Move Over Massachusetts, Georgia is now a Top Producer of Guns: Even before the United States won its independence, New England’s “Gun Valley” was born. It began in 1777 when Gen. George Washington created in Springfield, Massachusetts what would eventually become known as the Springfield Armory, where the Continental Army’s muskets and cannons were stored and maintained during the American Revolution. From 1796 to 1968, the Springfield Armory served as the U.S. Army’s main design and production workshop for small arms.
Firearms production became the hub of Springfield’s industrial economy, and just as Silicon Valley in California has been a hub for tech startups in recent years, in the 19th century dozens of small gun makers had their start in or near Springfield. Among the most notable were Colt, Remington, and Smith & Wesson, and their success gave rise to the moniker “Gun Valley.”
How the times have changed.
Winchester, which had been located just down the road from New Haven, Connecticut, shuttered its massive plant in 2006. Just last year, Smith & Wesson announced that it was relocating its headquarters and much of its operation to Marysville, Tennessee.
Remington Arms also announced last November that it was moving its global HQ to LaGrange, Georgia, bringing some 850 jobs to the Peach State. It is just the latest in a series of firearms manufacturers who have relocated to Georgia, which according to data from the National Shooting Sports Foundation (NSSF), has become one of the country’s top 10 states for gun manufacturing.
The state is now home to 74 companies that make hunting rifles, shotguns, pistols, semi-automatic military-style rifles, parts, accessories, and ammunition, according to the Georgia Department of Economic Development, The Atlanta Journal-Constitution reported.
Georgia, much like Tennessee, has actively courted firearms manufacturers, which have continued to face restrictive gun laws in the states where they have operated for years. One factor in Smith & Wesson’s move was a potential ban on the production of AR-15 style modern sporting rifles in Massachusetts. Democratic lawmakers had introduced a bill that would ban the manufacturing of such firearms unless they were intended for sale to the military or law enforcement.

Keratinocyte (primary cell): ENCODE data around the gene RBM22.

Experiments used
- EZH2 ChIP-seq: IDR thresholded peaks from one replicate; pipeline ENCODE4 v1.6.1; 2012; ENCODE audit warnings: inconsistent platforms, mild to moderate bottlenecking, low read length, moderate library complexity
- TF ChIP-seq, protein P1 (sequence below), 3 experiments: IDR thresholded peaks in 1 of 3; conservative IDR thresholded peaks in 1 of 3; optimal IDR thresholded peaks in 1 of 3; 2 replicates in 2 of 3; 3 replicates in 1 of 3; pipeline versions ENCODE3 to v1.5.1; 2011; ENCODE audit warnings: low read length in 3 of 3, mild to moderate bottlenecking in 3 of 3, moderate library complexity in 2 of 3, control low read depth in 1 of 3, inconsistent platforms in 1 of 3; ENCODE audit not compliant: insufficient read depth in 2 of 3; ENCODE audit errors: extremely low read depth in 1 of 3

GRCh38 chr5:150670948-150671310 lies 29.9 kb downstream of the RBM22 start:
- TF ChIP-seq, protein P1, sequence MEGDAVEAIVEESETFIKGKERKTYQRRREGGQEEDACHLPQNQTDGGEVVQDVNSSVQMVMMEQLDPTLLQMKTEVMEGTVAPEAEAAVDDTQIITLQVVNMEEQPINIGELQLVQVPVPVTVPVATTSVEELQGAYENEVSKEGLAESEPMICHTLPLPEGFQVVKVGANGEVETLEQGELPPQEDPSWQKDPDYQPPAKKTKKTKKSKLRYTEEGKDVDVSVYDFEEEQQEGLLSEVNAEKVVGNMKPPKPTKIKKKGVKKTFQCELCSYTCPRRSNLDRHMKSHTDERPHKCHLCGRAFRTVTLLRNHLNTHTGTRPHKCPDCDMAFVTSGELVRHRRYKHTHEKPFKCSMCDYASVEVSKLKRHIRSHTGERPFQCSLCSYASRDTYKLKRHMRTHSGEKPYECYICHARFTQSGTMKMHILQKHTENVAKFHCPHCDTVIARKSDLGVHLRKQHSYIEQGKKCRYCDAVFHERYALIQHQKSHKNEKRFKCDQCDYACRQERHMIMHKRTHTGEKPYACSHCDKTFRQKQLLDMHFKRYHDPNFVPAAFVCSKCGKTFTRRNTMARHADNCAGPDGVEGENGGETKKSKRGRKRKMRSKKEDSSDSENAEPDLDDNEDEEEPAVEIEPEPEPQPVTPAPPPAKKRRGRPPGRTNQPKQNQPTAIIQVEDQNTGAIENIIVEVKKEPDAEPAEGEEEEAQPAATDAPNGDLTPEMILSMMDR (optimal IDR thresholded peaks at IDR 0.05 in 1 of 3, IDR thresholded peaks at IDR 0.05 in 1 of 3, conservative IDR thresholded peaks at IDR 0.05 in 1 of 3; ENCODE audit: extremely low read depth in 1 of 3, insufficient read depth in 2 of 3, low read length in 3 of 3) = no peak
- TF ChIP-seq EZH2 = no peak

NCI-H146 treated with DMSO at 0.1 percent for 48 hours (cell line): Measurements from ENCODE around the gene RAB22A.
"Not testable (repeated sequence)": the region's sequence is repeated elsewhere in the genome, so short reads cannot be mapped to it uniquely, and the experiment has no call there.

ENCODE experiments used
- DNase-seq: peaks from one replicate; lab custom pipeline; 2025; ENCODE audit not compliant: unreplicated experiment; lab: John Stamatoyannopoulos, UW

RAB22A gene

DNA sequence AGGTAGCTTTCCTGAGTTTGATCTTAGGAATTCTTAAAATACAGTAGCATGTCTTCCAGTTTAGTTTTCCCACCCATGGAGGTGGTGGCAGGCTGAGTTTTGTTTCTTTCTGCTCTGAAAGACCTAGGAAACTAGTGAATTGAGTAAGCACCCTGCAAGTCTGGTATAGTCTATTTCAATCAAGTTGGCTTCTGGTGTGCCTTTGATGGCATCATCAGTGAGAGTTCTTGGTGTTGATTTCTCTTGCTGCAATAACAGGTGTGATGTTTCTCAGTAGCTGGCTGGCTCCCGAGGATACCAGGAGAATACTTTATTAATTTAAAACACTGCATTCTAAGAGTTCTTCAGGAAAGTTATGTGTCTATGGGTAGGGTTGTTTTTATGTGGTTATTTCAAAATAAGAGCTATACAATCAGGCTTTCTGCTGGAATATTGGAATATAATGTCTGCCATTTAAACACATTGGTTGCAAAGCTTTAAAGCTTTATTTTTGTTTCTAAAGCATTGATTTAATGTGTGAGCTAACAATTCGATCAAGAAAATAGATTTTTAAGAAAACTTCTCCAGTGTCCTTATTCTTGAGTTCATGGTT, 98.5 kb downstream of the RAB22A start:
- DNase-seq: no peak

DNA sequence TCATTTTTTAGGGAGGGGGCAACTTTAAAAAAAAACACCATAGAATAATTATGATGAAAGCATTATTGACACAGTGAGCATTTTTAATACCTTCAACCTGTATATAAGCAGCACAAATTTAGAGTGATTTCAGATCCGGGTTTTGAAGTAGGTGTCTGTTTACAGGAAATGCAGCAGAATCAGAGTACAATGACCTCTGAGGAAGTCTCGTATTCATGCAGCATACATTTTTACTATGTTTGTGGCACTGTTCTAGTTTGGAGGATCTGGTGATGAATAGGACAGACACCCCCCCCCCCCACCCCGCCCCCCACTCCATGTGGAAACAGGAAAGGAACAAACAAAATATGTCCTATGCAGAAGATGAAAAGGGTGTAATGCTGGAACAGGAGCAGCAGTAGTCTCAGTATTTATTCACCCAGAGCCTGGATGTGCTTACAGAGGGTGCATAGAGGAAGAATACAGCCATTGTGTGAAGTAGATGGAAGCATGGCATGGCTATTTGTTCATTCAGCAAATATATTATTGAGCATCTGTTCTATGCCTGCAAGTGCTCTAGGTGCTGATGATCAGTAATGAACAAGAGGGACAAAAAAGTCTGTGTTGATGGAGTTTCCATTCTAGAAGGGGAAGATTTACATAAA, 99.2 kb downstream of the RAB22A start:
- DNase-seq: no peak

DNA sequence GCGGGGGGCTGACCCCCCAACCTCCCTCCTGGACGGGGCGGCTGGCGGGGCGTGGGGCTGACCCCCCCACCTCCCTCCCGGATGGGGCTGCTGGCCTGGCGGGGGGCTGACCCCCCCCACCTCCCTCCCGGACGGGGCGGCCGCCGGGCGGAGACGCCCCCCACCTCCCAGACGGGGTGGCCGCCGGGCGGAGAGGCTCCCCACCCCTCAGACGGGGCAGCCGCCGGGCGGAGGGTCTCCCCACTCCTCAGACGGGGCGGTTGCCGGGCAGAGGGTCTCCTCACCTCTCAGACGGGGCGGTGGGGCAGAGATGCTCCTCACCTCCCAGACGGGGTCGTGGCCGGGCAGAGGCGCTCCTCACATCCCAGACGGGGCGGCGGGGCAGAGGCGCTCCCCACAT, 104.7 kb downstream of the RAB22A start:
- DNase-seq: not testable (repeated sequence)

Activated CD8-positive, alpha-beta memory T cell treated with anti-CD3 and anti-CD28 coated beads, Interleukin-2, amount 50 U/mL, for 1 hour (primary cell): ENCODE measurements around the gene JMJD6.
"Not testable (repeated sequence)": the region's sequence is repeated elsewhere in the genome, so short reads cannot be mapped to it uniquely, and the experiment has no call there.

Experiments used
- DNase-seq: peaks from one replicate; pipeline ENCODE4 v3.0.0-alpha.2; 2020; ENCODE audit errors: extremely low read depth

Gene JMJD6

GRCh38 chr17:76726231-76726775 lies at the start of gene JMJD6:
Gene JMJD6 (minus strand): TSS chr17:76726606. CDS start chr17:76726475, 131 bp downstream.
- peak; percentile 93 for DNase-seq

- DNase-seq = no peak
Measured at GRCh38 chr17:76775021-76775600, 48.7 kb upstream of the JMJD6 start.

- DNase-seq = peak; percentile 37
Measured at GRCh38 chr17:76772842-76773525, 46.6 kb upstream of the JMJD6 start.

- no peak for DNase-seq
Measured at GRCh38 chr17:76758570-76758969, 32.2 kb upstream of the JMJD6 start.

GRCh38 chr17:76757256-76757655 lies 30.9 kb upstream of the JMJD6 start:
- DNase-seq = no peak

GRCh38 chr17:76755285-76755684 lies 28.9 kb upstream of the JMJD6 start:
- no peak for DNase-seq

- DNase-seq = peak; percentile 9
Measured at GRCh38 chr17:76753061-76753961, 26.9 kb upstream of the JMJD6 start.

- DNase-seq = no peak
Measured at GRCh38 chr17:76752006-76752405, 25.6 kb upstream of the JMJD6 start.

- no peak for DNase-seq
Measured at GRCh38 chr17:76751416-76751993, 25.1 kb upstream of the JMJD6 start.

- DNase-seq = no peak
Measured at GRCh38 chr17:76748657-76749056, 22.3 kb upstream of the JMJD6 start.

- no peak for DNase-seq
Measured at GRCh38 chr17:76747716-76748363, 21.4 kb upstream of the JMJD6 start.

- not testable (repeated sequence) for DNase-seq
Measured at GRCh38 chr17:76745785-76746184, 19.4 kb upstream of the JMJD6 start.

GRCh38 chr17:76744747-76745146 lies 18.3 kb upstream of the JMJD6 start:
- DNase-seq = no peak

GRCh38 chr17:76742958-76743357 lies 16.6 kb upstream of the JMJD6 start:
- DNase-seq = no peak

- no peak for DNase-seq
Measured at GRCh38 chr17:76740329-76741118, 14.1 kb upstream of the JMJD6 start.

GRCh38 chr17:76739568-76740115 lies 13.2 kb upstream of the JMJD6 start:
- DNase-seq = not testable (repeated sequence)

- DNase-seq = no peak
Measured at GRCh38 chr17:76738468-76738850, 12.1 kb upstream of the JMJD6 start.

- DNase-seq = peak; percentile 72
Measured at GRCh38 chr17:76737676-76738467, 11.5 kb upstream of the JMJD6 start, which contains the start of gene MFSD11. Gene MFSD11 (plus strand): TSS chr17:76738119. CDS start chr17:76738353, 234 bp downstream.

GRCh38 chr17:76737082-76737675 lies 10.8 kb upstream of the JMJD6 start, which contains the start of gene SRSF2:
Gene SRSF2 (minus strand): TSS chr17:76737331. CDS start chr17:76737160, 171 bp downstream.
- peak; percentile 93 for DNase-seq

Seeing the writing on the wall, and in the form of such bills, Smith & Wesson announced that it would pick up stakes and move to Tennessee, which has shown “unwavering support for the Second Amendment.”
The move from New England’s Gun Valley also comes as the nation has seen two years of strong sales, and there is little indication to suggest that firearms sales will decline in 2022.
In addition to moving its headquarters, Remington Arms, which had been restructured following its bankruptcy that saw some of its assets sold off, announced last November that it would invest $100 million to build a new manufacturing operation in LaGrange.
“We are very excited to come to Georgia, a state that not only welcomes business but enthusiastically supports and welcomes companies in the firearms industry,” said Ken D’Arcy, Remington Firearms (RemArms) CEO via a statement at the time of the announcement. “We cannot wait to expand our company in Georgia. Everyone involved in this process has shown how important business is to the state and how welcoming they are to all business, including the firearms industry.”
The Peach State is equally excited to see the relocation of Remington and other firearms makers.
“The state’s firearms industry is responsible for thousands of Georgia jobs and millions of dollars of investment in our communities,” said Governor Brian P. Kemp. “It’s a pleasure to welcome Remington Firearms, with its rich American history, to their new home and global headquarters in the Peach State. I look forward to seeing the opportunities RemArms creates across west Georgia.”
RemArms will be in good company, as Glock has been located in Smyrna since 1980, while Daniel Defense is located outside of Savannah. In addition, German-based Heckler & Koch opened a U.S. facility in Columbus in 2017.
According to the NSSF, Georgia’s gun industry employed 4,630 in 2020 – and that number (like gun sales) is only likely to increase.
Peter Suciu is a Michigan-based writer who has contributed to more than four dozen magazines, newspapers and websites. He regularly writes about military small arms, and is the author of several books on military headgear including A Gallery of Military Headdress, which is available on Amazon.com.